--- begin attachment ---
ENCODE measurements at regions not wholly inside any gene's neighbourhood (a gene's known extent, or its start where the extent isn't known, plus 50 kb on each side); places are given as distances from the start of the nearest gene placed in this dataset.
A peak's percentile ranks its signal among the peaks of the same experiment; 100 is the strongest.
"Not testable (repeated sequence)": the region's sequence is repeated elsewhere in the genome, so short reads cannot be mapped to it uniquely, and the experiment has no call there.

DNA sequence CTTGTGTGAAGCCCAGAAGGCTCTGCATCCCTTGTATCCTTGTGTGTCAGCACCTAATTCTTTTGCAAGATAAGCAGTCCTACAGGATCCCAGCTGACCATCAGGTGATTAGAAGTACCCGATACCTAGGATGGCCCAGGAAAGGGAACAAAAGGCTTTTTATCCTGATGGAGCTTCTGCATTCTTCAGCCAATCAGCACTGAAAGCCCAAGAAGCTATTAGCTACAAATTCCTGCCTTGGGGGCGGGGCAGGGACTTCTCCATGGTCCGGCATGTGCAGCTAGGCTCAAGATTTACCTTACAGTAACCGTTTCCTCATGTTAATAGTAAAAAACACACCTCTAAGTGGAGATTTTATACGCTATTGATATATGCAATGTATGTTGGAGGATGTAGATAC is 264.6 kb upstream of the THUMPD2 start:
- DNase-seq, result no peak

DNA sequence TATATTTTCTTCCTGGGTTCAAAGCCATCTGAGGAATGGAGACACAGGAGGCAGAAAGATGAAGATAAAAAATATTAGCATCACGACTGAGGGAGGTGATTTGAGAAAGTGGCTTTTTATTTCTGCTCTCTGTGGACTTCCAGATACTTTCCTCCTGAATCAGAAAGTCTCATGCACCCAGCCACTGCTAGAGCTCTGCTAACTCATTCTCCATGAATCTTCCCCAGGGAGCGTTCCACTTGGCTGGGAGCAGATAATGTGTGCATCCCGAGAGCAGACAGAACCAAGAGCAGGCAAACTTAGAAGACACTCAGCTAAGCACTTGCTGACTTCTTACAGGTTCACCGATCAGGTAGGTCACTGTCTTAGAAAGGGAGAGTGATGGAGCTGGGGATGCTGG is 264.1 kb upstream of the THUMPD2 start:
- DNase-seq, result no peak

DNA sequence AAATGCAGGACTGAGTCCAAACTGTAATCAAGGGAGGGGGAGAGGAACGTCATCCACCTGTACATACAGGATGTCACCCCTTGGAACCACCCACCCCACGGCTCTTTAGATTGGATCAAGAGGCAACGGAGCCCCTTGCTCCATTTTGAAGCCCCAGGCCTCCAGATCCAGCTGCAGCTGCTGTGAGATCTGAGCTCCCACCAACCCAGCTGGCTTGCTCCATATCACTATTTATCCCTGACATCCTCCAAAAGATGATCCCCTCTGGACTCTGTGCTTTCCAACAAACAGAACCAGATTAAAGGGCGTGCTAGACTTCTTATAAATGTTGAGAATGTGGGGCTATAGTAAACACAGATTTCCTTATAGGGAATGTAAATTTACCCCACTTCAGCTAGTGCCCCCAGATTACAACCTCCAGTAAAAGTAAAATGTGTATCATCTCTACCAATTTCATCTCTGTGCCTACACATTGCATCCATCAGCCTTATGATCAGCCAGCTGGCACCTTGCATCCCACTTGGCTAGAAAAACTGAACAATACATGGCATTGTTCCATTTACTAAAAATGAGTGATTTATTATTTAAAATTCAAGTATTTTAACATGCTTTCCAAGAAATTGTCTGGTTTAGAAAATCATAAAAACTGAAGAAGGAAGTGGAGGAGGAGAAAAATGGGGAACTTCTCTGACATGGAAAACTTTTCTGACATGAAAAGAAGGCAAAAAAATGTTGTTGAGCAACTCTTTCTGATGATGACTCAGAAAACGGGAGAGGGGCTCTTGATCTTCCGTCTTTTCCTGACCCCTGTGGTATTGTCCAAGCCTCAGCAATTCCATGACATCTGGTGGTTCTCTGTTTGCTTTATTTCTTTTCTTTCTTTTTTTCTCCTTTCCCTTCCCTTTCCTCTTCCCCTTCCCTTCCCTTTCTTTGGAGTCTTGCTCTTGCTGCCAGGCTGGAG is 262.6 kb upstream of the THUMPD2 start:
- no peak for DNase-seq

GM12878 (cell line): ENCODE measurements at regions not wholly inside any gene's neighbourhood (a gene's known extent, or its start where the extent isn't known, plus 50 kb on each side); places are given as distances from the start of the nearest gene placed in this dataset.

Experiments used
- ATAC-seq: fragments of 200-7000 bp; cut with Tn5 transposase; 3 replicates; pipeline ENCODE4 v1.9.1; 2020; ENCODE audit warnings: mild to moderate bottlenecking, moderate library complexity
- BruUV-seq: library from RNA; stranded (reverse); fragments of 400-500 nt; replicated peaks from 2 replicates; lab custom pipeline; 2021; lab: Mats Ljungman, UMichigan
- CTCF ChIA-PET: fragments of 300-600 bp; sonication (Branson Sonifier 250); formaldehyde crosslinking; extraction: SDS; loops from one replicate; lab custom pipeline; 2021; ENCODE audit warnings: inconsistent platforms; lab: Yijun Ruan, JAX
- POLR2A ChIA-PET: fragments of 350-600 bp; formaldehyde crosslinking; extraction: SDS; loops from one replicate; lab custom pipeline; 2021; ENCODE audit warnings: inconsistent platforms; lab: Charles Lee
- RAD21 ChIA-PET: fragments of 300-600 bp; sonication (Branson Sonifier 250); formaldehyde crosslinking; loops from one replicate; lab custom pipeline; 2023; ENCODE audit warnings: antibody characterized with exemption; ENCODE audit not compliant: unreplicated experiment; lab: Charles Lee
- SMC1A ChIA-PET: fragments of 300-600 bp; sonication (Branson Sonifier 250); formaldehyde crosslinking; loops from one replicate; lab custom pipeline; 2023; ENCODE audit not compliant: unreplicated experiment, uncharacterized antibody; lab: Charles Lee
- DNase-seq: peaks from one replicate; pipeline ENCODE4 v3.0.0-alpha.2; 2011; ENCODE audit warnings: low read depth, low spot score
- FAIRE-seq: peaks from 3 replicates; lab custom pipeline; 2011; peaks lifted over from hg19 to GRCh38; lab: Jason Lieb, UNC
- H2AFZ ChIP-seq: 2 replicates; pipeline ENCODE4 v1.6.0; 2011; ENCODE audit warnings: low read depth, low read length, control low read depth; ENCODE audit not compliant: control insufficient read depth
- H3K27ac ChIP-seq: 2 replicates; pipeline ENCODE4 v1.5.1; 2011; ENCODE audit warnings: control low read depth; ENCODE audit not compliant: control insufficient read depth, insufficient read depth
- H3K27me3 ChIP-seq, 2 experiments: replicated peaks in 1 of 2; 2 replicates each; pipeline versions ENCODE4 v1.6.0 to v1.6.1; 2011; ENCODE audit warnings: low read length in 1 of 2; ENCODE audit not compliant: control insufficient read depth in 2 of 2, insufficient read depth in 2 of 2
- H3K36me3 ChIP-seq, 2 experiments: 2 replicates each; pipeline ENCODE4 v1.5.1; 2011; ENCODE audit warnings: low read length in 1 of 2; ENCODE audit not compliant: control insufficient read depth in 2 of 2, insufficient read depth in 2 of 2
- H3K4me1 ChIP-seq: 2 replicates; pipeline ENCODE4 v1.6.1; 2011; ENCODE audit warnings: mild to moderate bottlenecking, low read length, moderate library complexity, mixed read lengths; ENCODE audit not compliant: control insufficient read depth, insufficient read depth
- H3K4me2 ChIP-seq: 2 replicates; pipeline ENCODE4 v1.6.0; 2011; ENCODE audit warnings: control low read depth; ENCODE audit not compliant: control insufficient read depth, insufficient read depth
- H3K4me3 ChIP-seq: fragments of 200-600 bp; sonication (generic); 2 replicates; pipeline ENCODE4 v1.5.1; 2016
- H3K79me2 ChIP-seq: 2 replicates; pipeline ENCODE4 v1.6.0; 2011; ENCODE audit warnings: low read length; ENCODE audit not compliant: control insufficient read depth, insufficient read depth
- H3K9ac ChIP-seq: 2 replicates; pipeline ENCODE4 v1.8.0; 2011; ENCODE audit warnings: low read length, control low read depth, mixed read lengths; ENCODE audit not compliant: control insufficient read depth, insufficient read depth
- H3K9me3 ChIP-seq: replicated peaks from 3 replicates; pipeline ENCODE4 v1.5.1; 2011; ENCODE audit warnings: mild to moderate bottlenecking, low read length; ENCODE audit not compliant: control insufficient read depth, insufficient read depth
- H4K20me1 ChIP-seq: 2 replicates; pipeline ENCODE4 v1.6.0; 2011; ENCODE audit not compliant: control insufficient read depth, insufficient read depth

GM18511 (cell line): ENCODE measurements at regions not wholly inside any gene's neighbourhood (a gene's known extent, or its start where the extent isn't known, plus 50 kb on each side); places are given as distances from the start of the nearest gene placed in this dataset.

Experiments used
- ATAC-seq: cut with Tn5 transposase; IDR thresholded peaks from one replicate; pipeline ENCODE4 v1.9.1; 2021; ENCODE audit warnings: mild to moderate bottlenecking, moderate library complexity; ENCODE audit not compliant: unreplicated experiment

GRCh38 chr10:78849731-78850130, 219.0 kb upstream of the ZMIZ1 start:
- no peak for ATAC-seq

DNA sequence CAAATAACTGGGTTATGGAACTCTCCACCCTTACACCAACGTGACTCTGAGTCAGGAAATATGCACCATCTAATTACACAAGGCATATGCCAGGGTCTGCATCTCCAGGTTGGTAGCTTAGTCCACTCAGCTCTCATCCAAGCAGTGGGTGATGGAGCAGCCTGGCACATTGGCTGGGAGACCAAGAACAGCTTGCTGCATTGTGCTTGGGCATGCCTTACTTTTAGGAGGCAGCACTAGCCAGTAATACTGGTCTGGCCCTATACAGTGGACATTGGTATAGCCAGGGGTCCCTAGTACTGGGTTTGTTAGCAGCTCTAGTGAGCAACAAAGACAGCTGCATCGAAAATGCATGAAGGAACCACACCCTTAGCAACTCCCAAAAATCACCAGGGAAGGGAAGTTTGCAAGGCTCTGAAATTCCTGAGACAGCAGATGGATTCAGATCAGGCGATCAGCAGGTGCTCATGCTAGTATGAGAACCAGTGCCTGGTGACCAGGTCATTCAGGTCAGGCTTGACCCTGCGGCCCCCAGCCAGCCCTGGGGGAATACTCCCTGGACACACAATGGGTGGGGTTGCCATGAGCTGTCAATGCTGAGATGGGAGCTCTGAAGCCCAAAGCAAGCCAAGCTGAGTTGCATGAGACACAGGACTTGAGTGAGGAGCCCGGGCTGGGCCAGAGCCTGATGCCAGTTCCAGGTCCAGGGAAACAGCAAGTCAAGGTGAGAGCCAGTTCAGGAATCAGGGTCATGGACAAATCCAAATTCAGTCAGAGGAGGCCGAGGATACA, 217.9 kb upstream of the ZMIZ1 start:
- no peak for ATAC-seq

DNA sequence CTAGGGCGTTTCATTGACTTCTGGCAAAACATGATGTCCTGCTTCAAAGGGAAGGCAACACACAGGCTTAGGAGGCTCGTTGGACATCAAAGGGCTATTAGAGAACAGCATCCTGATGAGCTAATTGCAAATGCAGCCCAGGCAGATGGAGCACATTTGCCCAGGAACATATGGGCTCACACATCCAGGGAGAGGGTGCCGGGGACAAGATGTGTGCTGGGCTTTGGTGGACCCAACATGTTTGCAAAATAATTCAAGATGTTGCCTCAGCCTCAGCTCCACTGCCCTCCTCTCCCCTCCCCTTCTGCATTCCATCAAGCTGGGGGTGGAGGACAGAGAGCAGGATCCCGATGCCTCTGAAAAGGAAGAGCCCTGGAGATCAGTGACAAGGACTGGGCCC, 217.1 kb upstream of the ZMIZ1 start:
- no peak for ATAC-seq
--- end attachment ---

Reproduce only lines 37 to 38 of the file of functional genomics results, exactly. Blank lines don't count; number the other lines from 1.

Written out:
- no peak for ATAC-seq

DNA sequence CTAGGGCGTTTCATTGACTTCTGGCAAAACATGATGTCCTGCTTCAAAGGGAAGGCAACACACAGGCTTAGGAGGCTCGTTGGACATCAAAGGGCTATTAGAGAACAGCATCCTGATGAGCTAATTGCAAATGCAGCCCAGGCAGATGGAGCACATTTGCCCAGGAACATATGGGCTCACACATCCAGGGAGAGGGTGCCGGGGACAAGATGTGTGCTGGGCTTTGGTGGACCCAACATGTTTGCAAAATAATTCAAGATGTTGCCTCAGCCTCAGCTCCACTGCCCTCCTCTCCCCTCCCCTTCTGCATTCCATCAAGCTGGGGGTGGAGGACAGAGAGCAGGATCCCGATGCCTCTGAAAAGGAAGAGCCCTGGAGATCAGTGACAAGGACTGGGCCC, 217.1 kb upstream of the ZMIZ1 start: